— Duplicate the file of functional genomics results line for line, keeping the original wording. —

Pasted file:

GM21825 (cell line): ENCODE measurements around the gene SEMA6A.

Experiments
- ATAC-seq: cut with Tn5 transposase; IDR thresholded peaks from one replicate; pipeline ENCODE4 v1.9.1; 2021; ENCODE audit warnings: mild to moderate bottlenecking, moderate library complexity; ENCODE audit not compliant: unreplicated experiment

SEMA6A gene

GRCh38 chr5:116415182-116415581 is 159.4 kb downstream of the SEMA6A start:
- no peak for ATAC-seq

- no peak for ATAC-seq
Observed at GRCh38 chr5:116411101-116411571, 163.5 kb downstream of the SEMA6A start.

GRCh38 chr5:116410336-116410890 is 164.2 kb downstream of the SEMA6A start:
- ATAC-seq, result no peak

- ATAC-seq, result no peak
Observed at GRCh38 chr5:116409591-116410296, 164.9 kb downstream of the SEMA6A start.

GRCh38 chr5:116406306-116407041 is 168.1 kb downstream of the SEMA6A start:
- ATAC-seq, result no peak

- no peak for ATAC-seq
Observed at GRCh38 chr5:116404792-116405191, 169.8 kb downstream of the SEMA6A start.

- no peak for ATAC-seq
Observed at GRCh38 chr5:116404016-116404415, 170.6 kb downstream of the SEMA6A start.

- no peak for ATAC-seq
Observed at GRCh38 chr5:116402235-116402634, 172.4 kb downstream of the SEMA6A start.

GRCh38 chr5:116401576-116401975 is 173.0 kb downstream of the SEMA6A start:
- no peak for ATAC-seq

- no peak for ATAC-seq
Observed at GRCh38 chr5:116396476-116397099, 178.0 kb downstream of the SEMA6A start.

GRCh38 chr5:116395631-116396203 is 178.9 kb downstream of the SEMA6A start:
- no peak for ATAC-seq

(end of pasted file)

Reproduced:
GM21825 (cell line): ENCODE measurements around the gene SEMA6A.

Experiments
- ATAC-seq: cut with Tn5 transposase; IDR thresholded peaks from one replicate; pipeline ENCODE4 v1.9.1; 2021; ENCODE audit warnings: mild to moderate bottlenecking, moderate library complexity; ENCODE audit not compliant: unreplicated experiment

SEMA6A gene

GRCh38 chr5:116415182-116415581 is 159.4 kb downstream of the SEMA6A start:
- no peak for ATAC-seq

- no peak for ATAC-seq
Observed at GRCh38 chr5:116411101-116411571, 163.5 kb downstream of the SEMA6A start.

GRCh38 chr5:116410336-116410890 is 164.2 kb downstream of the SEMA6A start:
- ATAC-seq, result no peak

- ATAC-seq, result no peak
Observed at GRCh38 chr5:116409591-116410296, 164.9 kb downstream of the SEMA6A start.

GRCh38 chr5:116406306-116407041 is 168.1 kb downstream of the SEMA6A start:
- ATAC-seq, result no peak

- no peak for ATAC-seq
Observed at GRCh38 chr5:116404792-116405191, 169.8 kb downstream of the SEMA6A start.

- no peak for ATAC-seq
Observed at GRCh38 chr5:116404016-116404415, 170.6 kb downstream of the SEMA6A start.

- no peak for ATAC-seq
Observed at GRCh38 chr5:116402235-116402634, 172.4 kb downstream of the SEMA6A start.

GRCh38 chr5:116401576-116401975 is 173.0 kb downstream of the SEMA6A start:
- no peak for ATAC-seq

- no peak for ATAC-seq
Observed at GRCh38 chr5:116396476-116397099, 178.0 kb downstream of the SEMA6A start.

GRCh38 chr5:116395631-116396203 is 178.9 kb downstream of the SEMA6A start:
- no peak for ATAC-seq